Rock reboot and the Welsh windy wonder: Centre for Alternative Technology

Biomass and the pit

CAT_wind tunnel for testing turbine shapes photo SA Mathieson

Geek's Guide to Britain There are plenty of tourist attractions scattered around the coast of Cardigan Bay in Wales. But for the last four decades, the Centre for Alternative Technology (CAT) has provided something appropriately... alternative. There is an early sign of this in the car park – a huge wind turbine blade, placed as if to diminish the fossil-fuel powered vehicles alongside it.

The centre itself is at the top of a steep slope, on what was once the waste pile for a nearby slate quarry. Visitors have a choice of renewable energy transport options: drive your electric car to the free recharging point at the top; catch a funicular cliff railway powered by water; or take a stiff walk up the Garden Steps.

I opt for the railway, which as it travels up a 34 degree slope provides fine views across to Tarren-y-Gesail, one of Snowdonia’s mountains.

Emerging from the wooden building at the top of the railway, there is a scenic lake, which provides the water to power the railway – the car at the top gets a full tank, the car at the bottom has its emptied and gravity does the rest – along with gardens and a few buildings. It looks quite bucolic.

Founded 40 years ago by environmentalist Gerard Morgan-Grenville, CAT has a mission based on science and engineering: to teach visitors about renewable technologies such as wind, solar and hydro-electric power, as well as efficient use of other resources such as water.

Spread out across seven acres, it does so through exhibits, installations on different power sources and by offering the public the opportunity to study through a range of courses with everything from free water efficiency days for plumbers to a Masters Degree in renewable energy.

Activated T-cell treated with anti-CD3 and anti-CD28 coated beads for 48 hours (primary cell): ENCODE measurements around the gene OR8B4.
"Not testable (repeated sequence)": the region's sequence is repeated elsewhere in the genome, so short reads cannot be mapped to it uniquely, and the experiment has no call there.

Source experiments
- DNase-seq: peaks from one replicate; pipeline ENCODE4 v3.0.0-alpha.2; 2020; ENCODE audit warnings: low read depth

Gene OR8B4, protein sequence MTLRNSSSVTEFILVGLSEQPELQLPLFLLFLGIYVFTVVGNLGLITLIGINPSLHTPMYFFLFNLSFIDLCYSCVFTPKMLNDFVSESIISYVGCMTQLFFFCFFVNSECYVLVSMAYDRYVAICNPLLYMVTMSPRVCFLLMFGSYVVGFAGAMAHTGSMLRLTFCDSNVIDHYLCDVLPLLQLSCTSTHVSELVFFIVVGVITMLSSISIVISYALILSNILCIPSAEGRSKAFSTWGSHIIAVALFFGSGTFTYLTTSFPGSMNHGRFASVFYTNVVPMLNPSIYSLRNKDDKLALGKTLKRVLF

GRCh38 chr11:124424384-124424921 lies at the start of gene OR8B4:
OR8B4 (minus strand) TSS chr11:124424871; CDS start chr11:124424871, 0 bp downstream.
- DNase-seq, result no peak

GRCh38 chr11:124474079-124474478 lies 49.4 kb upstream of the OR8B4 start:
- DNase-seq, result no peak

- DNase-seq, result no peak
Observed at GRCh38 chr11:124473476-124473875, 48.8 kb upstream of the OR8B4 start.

The centre isn’t just about teaching, but also very much about experimenting and putting things into practice – learning along the way as well as demonstrating to the public what’s possible.

To that end, you’ll find the centre’s eco house and organic garden, composting and soil experiment, and alternative building construction methods. Some activities, such as that garden and those soil projects, were drive by the fact CAT was scratched from the barren and rocky wastes of a slate quarry some four decades back.

There is a suggested route visitors can take around the centre, although it’s also easy just to wander around. Taking the route, one of the first stops is the Whole Home, an energy-efficient house with lots of advice – some of it surprising, such as the fact that gas ovens produce lower carbon emissions than those using electricity (because of power loss through the national grid).

The house also includes a biomass room, featuring modern wood-burning stoves. One is trickle-fed by wooden pellets, the other burns logs in batches and stores heat in a tank, with both used for central heating.

CAT wind turbine blade, photo SA Mathieson

Welcome to Wales: a dismembered wind turbine welcomes you in CAT's carpark

Things get more fun further up the path with the Mole Hole for children, a dark tunnel featuring giant models of underground creatures. While this has messages about biodiversity and organic soil, it is also gives kids the chance to squeal at models of creepy-crawlies.

The tunnel leads out into a polytunnel organic garden which is warmed by ground heat and therefore doesn’t need electrical heaters. There is also an adventure playground nearby.

Further on, a barn by a courtyard has its southern-facing roof covered with 20kW-worth of solar panels; this was a large installation when the centre put it in a few years ago, but similar ones are now commonplace. This one is particularly pretty, as it uses semi-transparent integrated photo-voltaic panels that let a lattice of sunlight through.

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